TOPIC: Bureau of Ocean Energy Management, Regulation and Enforcement

How the revolving door leads to weak regulation

You’ve heard about the FCC commissioner, Meredith Baker, who has taken a job with NBC Universal (as senior VP for government affairs, of course) just four months after voting to approve the merger between Comcast and NBC Universal.  Then there’s the the too-cozy relationship between regulators at the Nuclear Regulatory Commission and the power companies they are supposed to regulate, because many employees at the NRC are aiming to land top jobs in industry when they leave government service.  And let’s not forget that beyond-cozy relationships in the oil and gas regulation business helped create a culture of permissiveness that made catastrophes like the Deepwater Horizon explosion more likely. (more…)

Will California reach down deeper for renewable energy sources?

Tidal Farm

Less than five months after California voters strongly rejected a Republican effort to neuter the state’s commitment to renewable energy, the California legislature doubled down yesterday, advancing a bill to the governor’s desk requiring a sharp increase in the use of renewable energy. (more…)

Preventive Journalism update: WSJ on aging oil platforms in Gulf

More warnings about the dangers of oil spills in the Gulf of Mexico — this time focused not on super-deep drilling or the poisons that still remain in the water there, but on the ancient and decrepit oil platforms standing in the Gulf of Mexico, some of which have been there for more than fifty years.

Ben Casselman writes in the Wall Street Journal about the threat of fires, explosions, and spills from aging Gulf of Mexico oil instrastructure, which one expert says “is at a point now where we’re not going to be able to ignore it any longer.” (more…)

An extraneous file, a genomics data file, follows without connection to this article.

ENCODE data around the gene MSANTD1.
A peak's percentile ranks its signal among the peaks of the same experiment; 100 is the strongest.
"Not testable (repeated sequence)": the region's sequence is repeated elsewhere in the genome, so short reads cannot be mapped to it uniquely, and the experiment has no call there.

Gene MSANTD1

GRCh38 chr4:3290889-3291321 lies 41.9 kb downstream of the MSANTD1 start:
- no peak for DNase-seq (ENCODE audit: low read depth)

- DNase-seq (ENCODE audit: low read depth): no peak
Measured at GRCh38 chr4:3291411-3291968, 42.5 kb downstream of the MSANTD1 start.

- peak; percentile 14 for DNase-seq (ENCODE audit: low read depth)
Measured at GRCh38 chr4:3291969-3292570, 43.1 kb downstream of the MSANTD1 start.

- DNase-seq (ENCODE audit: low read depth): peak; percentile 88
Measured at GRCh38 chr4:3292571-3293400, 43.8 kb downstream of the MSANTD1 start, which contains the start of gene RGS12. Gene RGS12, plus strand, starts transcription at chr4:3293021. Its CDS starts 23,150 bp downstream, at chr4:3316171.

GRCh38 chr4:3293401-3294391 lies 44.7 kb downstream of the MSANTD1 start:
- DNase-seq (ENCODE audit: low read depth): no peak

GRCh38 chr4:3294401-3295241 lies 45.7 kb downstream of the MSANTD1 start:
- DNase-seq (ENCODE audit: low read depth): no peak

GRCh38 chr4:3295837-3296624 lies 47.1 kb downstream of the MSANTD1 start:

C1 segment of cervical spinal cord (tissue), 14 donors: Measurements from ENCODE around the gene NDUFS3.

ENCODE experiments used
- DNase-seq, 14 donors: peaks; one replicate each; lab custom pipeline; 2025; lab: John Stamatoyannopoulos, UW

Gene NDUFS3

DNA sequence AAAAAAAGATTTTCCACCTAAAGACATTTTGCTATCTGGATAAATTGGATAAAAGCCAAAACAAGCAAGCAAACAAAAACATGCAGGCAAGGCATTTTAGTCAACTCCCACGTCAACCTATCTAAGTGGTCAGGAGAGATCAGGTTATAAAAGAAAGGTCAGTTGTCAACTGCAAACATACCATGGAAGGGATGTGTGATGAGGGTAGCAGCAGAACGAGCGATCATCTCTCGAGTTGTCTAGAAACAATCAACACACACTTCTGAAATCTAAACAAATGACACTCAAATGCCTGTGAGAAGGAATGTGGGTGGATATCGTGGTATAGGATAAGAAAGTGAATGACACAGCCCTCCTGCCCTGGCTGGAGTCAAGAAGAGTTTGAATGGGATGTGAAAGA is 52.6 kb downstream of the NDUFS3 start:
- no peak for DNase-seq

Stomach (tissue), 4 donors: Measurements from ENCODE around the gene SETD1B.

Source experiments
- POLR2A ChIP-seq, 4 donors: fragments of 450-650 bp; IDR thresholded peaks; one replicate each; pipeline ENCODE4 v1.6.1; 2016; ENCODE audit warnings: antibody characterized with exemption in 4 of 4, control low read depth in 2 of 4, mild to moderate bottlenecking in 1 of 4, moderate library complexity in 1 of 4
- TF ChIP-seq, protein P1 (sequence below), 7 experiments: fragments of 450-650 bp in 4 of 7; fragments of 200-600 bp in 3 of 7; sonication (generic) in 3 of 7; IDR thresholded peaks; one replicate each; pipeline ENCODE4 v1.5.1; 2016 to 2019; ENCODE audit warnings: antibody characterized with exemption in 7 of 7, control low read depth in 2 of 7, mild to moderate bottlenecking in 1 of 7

From Rush Limbaugh straight on up the food chain: thoughts on the BP oil disaster

The beauty of this article from Julia Whitty in Mother Jones is that it gives us reason to worry about the Gulf of Mexico after the BP disaster.  Worry’s not wonderful, but its cousin Ignorance is definitely a problem.  Over the summer, some odd people — people like Rush Limbaugh, who is a lot of things, but who is definitely not an ichthyologist, ornithologist, or any kind of biologist — were telling us that because the spill had dissipated on the surface, we shouldn’t be concerned (Limbaugh said “oil is natural…as natural as the ocean water is.”)  Whitty explains just how healthy it is for the planet if we do worry, and moreover, if we try to understand what’s really going on in the ocean’s depths — with the help of actual experts. (more…)

Assessing legal blame in the Gulf

Deepwater Horizon

Wayne Andersen, a retired U.S. District Court judge in Chicago, has started to preside over a federal board investigating the Gulf oil spill, reports the Chicago Tribune’s Ameet Sachdev. The public hearings will determine who was at fault when the Deepwater Horizon oil rig exploded in the Gulf of Mexico. Andersen is largely unfamiliar with the oil-drilling process, a contrast from a federal panel that is mostly made up members from the U.S. Coast Guard and the Bureau of Ocean Energy Management. He got the job because (more…)

Minerals Management Service: the Novel

Set aside some time to read Juliet Eilperin and Scott Higham’s insightful (and long) look in the Washington Post at the culture of permissiveness that developed over many years at the Minerals Management Service, the federal agency (now disbanded) that was responsible for overseeing mining and drilling of natural resources on federally owned lands.  MMS’s “consensus-based” approach to oil regulation, beginning in the 1990s, led to a decision to end royalty payments for certain deepwater drilling leases that required larger investments by oil companies. The Deepwater Horizon was built on one of those leases.

Another ‘BP Squad’ should investigate dispersants

The Obama administration has deployed the ‘BP Squad’ of federal investigators to the Gulf to probe whether there was any wrongdoing on the part of government regulators or private companies related to the explosion of the Deepwater Horizon rig.

As Peter Henning points out in The New York Times, the criminal probe focuses mostly on (more…)

Better regulation needed because oil and water don’t mix

Ever wonder why more aggressive government regulation makes sense?  Read Ian Shapira’s minute-by-minute account in the Washington Post about seafood buyers for major supermarkets who are trying to make sure Americans have fresh, safe fish to eat.  Just the hint of petroleum in the fish Americans buy every day is enough to force seafood purchasing overseas, where suppliers don’t maintain as high food safety standards as U.S. companies.  The money goes abroad.  The fish may be worse in quality and come from rapacious fish harvesting practices. (more…)